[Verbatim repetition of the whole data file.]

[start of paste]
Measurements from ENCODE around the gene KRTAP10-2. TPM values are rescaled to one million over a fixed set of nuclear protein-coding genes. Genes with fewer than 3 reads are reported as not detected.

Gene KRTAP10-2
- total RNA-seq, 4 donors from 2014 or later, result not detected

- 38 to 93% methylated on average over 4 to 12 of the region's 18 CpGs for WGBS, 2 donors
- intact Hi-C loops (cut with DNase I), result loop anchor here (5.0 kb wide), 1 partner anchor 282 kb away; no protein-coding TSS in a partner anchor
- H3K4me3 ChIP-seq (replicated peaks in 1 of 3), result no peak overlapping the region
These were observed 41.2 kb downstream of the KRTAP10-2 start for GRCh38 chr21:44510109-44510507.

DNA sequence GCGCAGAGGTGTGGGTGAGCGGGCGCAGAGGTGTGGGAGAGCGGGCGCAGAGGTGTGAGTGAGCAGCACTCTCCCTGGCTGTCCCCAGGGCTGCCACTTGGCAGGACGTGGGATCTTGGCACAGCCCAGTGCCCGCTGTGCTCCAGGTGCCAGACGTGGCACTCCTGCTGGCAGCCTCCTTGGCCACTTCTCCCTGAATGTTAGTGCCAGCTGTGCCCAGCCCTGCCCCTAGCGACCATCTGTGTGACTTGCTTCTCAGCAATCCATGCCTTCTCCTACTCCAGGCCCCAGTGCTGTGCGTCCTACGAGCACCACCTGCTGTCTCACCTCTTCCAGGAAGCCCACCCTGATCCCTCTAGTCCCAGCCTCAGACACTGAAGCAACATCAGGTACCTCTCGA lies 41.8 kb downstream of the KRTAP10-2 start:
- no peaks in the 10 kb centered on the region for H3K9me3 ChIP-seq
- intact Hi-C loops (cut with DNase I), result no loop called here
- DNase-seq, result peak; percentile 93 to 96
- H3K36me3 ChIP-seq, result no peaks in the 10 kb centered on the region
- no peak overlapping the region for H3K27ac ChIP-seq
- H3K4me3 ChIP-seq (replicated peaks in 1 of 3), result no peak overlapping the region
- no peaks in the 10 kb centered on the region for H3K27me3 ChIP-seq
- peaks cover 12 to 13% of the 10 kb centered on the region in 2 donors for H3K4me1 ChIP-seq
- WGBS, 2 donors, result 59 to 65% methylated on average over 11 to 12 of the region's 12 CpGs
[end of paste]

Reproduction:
Measurements from ENCODE around the gene KRTAP10-2. TPM values are rescaled to one million over a fixed set of nuclear protein-coding genes. Genes with fewer than 3 reads are reported as not detected.

Gene KRTAP10-2
- total RNA-seq, 4 donors from 2014 or later, result not detected

- 38 to 93% methylated on average over 4 to 12 of the region's 18 CpGs for WGBS, 2 donors
- intact Hi-C loops (cut with DNase I), result loop anchor here (5.0 kb wide), 1 partner anchor 282 kb away; no protein-coding TSS in a partner anchor
- H3K4me3 ChIP-seq (replicated peaks in 1 of 3), result no peak overlapping the region
These were observed 41.2 kb downstream of the KRTAP10-2 start for GRCh38 chr21:44510109-44510507.

DNA sequence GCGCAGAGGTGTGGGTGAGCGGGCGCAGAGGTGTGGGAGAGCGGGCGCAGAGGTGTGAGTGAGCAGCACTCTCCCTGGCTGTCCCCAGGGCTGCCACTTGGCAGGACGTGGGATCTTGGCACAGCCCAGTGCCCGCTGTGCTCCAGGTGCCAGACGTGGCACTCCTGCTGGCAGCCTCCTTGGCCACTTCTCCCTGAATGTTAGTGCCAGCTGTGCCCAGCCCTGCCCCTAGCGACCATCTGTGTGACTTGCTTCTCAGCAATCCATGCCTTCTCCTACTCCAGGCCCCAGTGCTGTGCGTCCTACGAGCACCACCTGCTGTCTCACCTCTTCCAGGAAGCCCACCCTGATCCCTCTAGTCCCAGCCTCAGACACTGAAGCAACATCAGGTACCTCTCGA lies 41.8 kb downstream of the KRTAP10-2 start:
- no peaks in the 10 kb centered on the region for H3K9me3 ChIP-seq
- intact Hi-C loops (cut with DNase I), result no loop called here
- DNase-seq, result peak; percentile 93 to 96
- H3K36me3 ChIP-seq, result no peaks in the 10 kb centered on the region
- no peak overlapping the region for H3K27ac ChIP-seq
- H3K4me3 ChIP-seq (replicated peaks in 1 of 3), result no peak overlapping the region
- no peaks in the 10 kb centered on the region for H3K27me3 ChIP-seq
- peaks cover 12 to 13% of the 10 kb centered on the region in 2 donors for H3K4me1 ChIP-seq
- WGBS, 2 donors, result 59 to 65% methylated on average over 11 to 12 of the region's 12 CpGs